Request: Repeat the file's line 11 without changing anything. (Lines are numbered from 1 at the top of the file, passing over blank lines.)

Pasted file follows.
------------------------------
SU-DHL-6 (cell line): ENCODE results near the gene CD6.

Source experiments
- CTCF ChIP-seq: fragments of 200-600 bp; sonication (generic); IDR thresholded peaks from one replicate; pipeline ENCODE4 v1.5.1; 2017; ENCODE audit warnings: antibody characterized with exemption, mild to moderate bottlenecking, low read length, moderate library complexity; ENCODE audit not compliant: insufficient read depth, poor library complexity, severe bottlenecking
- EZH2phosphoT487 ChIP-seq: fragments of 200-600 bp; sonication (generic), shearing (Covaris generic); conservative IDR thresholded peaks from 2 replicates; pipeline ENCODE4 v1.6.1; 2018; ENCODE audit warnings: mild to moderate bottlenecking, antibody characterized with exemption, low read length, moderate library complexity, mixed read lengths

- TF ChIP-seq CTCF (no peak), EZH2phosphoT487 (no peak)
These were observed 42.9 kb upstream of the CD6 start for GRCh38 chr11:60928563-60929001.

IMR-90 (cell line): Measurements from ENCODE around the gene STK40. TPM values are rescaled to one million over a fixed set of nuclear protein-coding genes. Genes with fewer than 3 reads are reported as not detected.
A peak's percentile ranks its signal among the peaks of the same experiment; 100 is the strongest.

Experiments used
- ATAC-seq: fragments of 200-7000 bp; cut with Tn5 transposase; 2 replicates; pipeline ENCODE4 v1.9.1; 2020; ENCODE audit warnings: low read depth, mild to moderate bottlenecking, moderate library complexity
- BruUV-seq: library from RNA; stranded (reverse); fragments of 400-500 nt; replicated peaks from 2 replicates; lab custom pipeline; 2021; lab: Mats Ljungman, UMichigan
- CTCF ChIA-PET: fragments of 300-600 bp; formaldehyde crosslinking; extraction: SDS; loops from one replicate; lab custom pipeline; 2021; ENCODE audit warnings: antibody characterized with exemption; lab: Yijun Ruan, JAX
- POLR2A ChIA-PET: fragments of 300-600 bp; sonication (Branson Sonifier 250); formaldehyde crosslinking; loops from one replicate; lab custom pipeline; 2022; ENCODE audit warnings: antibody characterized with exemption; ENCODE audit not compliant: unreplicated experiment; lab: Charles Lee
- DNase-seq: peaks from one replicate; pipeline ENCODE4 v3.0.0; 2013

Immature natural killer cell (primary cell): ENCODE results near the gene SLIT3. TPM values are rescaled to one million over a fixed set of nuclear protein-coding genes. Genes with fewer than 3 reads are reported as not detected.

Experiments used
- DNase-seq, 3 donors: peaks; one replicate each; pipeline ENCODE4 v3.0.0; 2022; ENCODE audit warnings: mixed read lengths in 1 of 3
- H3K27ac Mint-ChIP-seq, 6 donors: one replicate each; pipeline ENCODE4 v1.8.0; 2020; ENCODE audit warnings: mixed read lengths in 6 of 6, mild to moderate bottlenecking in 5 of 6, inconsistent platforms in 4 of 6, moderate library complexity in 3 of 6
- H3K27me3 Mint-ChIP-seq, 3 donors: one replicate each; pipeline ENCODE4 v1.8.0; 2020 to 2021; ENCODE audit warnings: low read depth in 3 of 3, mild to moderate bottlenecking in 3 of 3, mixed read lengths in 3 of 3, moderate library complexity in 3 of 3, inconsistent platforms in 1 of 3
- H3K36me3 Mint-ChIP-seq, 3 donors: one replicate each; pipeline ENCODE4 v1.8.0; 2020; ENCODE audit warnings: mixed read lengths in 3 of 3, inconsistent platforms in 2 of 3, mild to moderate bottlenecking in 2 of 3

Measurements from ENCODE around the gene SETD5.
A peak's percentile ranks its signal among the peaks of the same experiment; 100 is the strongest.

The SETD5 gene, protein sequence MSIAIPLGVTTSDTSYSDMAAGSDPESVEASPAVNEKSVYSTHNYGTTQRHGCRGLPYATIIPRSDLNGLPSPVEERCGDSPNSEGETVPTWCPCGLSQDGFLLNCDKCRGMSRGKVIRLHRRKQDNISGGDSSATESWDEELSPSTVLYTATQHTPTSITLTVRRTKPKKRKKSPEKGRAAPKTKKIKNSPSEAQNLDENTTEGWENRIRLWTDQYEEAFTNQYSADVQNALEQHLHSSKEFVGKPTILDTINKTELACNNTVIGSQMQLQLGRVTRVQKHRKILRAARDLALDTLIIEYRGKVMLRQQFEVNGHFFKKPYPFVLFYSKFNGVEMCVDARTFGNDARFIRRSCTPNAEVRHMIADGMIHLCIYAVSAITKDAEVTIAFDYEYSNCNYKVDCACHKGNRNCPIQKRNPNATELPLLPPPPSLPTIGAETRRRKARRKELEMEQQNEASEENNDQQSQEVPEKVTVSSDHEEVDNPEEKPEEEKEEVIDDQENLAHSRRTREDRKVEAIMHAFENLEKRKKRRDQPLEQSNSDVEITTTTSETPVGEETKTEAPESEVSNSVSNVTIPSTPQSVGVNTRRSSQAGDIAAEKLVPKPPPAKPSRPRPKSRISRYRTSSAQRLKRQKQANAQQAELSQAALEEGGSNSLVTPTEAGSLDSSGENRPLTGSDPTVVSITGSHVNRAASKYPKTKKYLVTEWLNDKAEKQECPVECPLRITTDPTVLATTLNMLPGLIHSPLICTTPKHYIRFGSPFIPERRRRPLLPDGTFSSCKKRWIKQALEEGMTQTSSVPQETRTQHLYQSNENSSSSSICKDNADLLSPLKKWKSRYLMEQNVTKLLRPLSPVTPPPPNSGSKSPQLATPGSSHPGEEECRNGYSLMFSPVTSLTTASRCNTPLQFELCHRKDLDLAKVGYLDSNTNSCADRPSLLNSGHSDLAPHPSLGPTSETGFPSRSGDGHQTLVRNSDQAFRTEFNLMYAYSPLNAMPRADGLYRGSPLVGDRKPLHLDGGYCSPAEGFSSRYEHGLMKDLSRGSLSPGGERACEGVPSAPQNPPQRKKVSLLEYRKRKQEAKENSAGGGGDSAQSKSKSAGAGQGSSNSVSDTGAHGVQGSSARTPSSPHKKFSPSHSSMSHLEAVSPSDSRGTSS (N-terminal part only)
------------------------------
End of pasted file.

- BruUV-seq: library from RNA; stranded (reverse); fragments of 400-500 nt; replicated peaks from 2 replicates; lab custom pipeline; 2021; lab: Mats Ljungman, UMichigan